7. yellowlynn

    yellowlynn Member

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    stripwood

    I always try to throw a mite of levity into something. I knot stoopid or ignernt, but howsomever, after reedin' this stugh, fer yeers, I have never fully found out exactly whut stripwood is. I took some 1/4" wood and really shaved it thru a bandsaw. Is that anywhere near what strip wood is? Or is it from a craft store or LHS?

    Lynn
  8. 60103

    60103 Pooh Bah

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    I've never seen an official definition, but I think "stripwood" is any wood that's too long and skinny to be a block of wood.
  9. shaygetz

    shaygetz Active Member

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    Re: stripwood

    Strip wood is the fractional lumber, scale or otherwise, found in craft stores and LHSs. On the other hand Lynn, you done it jes' lack us ol' fogies did it fer years 'n' years, 'fore all this stuff come ready made. Kinder refreshin' to see a yungin usin' they noggin 'stead o' they wallet once in a while.
  10. yellowlynn

    yellowlynn Member

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    stripwood

    Hey dere Shaygetz
    Yoo yung whippersnappers do get a bit smart fer yer britches. Corse, I kant say much cause dese ole bones not able to carry a fat wallet. An' bout desited I needs to wear a casket over my hed sense sumtimes I feel dead fum the nek up.

    Anyway, thanks for the info. I have often wondered, and now the stripwood I make will be as good as any. I have some small chunks of mahogany, cherry, walnut, and several others so I can have fun now with legitimate experimentation.

    Lynn
  11. Casey Feedwater

    Casey Feedwater Member

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    By Jove, I believe you're on to something! Just watch your fingers. :rolleyes:

    Stripwood is called that because it's literally strips of wood rather than sheets. Several months ago, the Gazette ran a side-bar article by Boone Morrison about cutting stripwood with a Micromark table saw. While I'd love to own one of those saws and make my own, I can buy lots and lots of ready-made stripwood for what the saw costs. :eek:
  12. jon-monon

    jon-monon Active Member

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    You can cut your own stripwood using a regular tablesaw, following t. alexanders idea. That is with the blad lowered, you take a sheet of thin styrene and clamp it onto the table using the fence, then raise the spinning saw blade up to cut a slot in the plastic. I clamped the far end of the fence with a "C" clamp to hold hte plastic better. I also purchased the smallest, thinnest fine toothes blade that would (sort of) fit my saw. I use basswod from hobby lobby and for under $3, I get about $25 worth of scale lumber at LHS prices.

    My scale lumber in action!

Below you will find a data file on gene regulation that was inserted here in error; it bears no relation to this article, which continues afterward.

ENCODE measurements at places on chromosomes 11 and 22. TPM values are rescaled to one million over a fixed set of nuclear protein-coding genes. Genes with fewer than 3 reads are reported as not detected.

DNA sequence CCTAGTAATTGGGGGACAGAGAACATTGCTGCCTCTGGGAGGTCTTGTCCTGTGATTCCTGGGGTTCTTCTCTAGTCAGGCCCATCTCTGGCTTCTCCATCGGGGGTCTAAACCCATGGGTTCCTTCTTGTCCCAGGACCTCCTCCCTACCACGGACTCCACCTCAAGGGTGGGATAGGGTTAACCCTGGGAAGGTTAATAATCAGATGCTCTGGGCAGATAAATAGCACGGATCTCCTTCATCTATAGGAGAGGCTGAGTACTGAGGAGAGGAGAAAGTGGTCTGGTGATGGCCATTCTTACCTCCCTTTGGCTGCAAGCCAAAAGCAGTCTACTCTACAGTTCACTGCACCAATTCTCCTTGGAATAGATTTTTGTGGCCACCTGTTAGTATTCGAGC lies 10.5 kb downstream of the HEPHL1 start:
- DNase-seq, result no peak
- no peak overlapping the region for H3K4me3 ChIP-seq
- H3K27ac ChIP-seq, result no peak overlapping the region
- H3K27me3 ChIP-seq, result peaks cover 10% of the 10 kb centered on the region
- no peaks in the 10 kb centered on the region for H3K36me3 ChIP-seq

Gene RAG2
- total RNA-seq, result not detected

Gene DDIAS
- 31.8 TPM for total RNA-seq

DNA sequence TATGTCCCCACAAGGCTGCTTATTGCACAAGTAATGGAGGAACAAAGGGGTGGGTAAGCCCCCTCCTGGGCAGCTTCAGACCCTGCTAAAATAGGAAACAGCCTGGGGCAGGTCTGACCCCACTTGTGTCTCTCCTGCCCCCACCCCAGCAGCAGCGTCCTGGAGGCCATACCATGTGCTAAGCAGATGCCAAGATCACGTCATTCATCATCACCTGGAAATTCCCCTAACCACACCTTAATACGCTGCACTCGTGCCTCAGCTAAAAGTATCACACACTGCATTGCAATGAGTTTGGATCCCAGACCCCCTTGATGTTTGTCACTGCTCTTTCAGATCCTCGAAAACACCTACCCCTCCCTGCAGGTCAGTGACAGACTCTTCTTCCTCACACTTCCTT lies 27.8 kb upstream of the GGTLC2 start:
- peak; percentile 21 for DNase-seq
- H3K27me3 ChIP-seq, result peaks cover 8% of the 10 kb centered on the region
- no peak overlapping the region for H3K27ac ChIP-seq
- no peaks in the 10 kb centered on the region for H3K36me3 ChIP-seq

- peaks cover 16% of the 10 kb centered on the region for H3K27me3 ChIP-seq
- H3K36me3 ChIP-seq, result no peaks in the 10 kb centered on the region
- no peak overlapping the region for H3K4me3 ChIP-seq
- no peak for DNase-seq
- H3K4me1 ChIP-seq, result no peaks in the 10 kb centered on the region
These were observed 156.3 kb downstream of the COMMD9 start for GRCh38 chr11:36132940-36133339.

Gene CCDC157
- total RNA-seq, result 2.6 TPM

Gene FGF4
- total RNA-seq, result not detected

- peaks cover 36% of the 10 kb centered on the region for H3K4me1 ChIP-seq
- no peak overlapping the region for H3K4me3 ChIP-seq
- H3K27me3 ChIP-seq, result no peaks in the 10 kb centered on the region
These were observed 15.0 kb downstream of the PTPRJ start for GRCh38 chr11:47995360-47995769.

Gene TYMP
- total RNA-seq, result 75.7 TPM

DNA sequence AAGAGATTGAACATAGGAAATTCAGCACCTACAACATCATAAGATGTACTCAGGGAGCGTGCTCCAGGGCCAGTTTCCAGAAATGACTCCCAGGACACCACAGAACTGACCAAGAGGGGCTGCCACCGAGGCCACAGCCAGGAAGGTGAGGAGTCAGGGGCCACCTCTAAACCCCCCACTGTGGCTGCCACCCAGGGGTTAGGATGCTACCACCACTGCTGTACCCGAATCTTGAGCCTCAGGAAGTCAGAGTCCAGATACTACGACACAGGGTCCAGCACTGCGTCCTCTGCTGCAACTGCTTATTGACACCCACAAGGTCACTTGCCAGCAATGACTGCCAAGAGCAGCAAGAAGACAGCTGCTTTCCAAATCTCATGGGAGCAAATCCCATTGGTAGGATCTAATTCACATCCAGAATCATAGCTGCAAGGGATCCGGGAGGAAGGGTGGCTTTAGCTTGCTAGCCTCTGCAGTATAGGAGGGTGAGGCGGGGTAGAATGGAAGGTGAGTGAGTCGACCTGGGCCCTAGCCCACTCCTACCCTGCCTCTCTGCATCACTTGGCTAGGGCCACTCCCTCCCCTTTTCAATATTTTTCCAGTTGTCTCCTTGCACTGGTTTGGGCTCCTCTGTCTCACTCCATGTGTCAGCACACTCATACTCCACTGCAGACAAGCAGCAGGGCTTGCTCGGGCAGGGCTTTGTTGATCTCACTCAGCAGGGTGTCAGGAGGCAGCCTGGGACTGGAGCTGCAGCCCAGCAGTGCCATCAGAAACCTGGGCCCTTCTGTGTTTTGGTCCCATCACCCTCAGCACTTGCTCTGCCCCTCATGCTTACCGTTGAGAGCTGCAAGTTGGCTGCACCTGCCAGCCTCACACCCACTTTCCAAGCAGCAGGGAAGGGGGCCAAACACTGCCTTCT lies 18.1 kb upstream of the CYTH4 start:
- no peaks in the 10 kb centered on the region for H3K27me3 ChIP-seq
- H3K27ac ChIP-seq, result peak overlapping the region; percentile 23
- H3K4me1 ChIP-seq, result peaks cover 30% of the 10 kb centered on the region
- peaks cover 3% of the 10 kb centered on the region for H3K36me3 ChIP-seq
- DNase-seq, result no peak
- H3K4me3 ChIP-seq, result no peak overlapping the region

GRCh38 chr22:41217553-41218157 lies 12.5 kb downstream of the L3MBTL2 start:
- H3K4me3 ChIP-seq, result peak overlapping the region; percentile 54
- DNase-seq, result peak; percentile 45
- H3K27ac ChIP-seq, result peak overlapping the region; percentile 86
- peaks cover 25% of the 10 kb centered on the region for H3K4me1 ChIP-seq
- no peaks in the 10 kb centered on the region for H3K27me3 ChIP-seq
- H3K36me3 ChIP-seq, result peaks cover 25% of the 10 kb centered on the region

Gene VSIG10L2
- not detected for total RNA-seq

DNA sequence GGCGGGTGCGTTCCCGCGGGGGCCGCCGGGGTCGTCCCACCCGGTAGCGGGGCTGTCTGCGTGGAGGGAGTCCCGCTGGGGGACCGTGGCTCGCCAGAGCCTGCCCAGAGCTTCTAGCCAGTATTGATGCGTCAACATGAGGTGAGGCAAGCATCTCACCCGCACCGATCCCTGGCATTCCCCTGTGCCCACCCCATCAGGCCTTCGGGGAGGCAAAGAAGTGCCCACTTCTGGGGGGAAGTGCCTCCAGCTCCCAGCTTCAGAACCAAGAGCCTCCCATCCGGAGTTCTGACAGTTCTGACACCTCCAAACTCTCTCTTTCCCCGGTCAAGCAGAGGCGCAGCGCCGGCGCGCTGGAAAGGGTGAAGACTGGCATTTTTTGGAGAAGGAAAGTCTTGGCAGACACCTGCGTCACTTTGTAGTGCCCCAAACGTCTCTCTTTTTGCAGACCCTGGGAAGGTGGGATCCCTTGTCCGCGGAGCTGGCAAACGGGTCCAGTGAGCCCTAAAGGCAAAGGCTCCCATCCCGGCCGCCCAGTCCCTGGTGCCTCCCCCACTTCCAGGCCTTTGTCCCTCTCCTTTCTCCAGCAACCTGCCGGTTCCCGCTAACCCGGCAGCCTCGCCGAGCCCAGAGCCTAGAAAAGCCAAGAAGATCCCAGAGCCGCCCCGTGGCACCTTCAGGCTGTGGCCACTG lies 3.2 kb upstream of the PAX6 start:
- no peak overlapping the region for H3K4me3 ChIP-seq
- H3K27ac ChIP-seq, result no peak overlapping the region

You can also purchase a cheaper version of the mico saw, which has no blad tilting feature, for about $110:

    http://www.dxmarket.com/micromark/products/50304.html
  13. TrainClown

    TrainClown Member

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    My goal in mind

    I thought I would post a pick of one of the buildings I want to model, just to give you all an idea of what I'm trying to do.

    I love those rotten buildings.

    Attached Files:

  14. mhdishere

    mhdishere Member

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    Well Trainclown, I'd say that qualifies as a dilapidated structure! Kinda reminds me of the time I dumped that box of wooden toothpicks on the floor!
  15. Matthyro

    Matthyro Will always be re-membered

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    Wow TrainClown, imagine the history that structure could tell.
  16. yellowlynn

    yellowlynn Member

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    stripwood

    I have to agree with you, TC. That picture is about as bad a bldg as I have seen that is still standing. Those type fascinate me for modeling because THAT is real life. I think a couple of those would make any layout true to life. A few small trees and lots of weeds, and bingo, it would fit any era.

    Lynn
  17. billk

    billk Active Member

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    Re: stripwood

    But many more than a couple could get the layout condemned. :D
  18. Casey Feedwater

    Casey Feedwater Member

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    That was my home just before the builder finished construction. As usual, he had to come back to take care of a few things after we moved in.... :D :D :rolleyes: :D
  19. ezdays

    ezdays Out AZ way

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    Hmm, that reminds me of a motel we stayed in once.:eek: :eek: :eek: :eek:

    Don
  20. TrainClown

    TrainClown Member

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    Rotten to the core

    That moldy oldy is what is left of a school house. Here is what it looks like from the inside.

    That dern door is stuck again!